Each student will receive personalized, expert instruction on piano. Our primary focus is to teach traditional piano apart from the Suzuki structure. Our teaching philosophy combines the fundamentals of notation, theory, and ear training while engaging students through music that speaks to their individual tastes.
The main attention is focused on the violin hold at the beginning because the position is so unnatural. Traditional instruction for string instruments is for ages 4 and up. Traditional string instrument students (violin, viola, cello, bass) take one private lesson (30, 45, or 60 minutes) per week during the school year. Students are encouraged to participate in their school orchestras. Participation in school recitals, concerts and summer enrichment music classes is encouraged.
Students who begin private study beyond age 9 or 10 will have the option of a more traditional approach to lessons For example, a student may come to lessons with very clear feelings about repertoire choices that differ from the Suzuki repertoire. Another may be well established in a tonguing style that differs from Suzuki pedagogy (which was influenced by the French style and differs from the traditional American style.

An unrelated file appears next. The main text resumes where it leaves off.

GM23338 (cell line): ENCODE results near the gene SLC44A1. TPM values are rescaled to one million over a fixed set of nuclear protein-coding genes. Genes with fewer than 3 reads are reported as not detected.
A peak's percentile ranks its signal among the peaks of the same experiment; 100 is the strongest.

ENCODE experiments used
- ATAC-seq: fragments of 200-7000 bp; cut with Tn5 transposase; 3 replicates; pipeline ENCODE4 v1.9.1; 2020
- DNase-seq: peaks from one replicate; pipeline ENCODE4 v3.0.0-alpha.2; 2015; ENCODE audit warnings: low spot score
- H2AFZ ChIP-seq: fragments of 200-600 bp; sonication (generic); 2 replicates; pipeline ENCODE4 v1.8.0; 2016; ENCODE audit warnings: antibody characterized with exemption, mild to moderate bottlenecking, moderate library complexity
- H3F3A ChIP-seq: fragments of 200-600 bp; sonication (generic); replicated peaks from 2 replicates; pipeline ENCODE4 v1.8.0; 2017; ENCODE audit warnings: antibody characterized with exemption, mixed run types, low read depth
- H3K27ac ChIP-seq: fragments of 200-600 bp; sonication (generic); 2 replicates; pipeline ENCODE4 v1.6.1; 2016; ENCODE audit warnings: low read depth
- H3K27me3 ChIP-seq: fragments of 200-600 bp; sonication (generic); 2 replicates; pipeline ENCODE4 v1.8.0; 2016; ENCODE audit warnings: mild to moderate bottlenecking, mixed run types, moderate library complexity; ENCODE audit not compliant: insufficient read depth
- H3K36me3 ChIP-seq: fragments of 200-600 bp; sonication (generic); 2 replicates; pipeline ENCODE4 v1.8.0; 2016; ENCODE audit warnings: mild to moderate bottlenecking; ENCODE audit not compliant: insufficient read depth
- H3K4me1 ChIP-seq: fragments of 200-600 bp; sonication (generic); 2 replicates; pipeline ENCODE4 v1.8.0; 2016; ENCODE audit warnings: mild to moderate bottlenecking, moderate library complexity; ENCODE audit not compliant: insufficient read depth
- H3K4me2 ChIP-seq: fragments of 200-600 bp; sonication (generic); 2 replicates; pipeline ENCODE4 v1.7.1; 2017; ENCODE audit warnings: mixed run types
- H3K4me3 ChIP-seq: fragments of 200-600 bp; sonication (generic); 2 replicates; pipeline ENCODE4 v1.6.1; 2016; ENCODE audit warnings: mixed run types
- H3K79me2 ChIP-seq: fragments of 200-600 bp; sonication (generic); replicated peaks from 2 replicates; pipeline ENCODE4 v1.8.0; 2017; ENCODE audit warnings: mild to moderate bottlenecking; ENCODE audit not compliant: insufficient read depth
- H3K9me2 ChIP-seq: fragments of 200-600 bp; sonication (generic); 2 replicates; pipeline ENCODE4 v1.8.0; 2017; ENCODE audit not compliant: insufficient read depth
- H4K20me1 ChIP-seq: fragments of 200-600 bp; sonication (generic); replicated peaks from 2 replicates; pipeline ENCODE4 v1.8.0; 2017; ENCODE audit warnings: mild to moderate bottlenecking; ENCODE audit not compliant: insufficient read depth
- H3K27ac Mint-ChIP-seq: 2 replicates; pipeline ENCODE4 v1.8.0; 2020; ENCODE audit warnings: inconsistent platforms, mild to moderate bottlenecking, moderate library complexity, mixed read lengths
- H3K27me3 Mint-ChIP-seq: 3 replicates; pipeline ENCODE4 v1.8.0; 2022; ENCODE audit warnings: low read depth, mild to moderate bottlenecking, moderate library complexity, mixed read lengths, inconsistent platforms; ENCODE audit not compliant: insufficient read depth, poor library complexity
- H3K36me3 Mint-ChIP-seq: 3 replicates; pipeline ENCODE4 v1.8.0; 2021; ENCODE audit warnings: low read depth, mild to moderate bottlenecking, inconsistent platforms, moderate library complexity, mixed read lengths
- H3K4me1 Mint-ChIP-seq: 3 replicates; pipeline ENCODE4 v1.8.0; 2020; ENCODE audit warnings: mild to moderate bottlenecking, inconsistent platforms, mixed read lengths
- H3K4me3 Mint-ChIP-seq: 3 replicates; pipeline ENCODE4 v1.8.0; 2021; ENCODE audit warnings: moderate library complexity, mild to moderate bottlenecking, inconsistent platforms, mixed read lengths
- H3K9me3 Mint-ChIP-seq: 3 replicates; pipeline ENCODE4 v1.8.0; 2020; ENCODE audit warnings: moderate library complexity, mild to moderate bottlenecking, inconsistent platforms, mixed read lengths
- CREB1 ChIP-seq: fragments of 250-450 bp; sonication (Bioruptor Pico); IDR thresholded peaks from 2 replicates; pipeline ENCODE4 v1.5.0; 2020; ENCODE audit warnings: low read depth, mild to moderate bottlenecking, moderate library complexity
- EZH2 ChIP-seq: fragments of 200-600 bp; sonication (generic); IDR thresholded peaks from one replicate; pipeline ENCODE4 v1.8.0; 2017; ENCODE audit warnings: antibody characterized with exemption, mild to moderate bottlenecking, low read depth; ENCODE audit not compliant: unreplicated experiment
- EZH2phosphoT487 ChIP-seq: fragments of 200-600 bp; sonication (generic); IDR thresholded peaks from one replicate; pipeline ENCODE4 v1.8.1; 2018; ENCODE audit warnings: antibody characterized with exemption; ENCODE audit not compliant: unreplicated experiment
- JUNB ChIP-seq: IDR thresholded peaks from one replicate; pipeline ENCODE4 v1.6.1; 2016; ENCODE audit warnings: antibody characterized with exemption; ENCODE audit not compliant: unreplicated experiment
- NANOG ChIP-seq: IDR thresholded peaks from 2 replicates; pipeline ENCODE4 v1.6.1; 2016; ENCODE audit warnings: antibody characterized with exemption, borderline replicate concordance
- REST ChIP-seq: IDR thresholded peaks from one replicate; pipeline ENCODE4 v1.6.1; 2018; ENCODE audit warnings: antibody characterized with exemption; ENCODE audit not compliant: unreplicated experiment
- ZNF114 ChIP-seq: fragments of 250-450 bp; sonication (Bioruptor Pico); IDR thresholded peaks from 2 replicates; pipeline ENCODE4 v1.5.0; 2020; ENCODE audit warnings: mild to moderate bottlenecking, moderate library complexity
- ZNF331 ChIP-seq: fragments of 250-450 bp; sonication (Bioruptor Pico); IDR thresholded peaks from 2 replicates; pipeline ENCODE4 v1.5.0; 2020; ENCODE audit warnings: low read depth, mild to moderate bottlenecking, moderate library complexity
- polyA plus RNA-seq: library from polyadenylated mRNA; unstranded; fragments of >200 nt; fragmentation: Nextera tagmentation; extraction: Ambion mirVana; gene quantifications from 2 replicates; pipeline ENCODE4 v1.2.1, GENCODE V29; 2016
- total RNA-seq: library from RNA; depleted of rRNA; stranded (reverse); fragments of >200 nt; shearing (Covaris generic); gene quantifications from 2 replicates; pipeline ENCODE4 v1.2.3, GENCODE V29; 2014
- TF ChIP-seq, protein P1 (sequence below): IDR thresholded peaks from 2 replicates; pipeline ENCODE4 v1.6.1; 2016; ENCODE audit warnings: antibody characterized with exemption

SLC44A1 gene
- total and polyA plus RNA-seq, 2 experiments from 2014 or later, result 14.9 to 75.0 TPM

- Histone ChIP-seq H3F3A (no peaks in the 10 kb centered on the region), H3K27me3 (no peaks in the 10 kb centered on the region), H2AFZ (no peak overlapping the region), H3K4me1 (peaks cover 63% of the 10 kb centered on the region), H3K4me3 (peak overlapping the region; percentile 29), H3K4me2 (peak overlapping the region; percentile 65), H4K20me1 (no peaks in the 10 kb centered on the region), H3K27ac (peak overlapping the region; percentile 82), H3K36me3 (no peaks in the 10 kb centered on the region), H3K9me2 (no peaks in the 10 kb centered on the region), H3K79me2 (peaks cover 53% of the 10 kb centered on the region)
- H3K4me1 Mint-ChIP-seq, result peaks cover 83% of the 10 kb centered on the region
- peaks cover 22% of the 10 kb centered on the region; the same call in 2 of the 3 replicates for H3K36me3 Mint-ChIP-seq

Another family may conclude that it would be impossible for the parent to attend lessons. Our goal as teachers is to meet the needs and assist the growth of each student and family in the way that works best for all.
Traditional voice lessons have been based upon an operatic sound, and while that is desirable sometimes, not everyone wants to sound like an opera singer. We focus on the latest research into the science of singing, giving you the most effective exercises to give you the sound you want in any style. Learn the importance of proper breathing, how to reduce tension, create great tone, and find high and low notes with ease.
We currently recommend weekly voice lessons for students who have or are going through puberty. For younger students, we recommend a more fundamental music course combined with some singing exercises. We find that knowledge of the basics of music is much more important at an early age and believe voice lessons can be overdone with young children. Contact the Institute for additional information.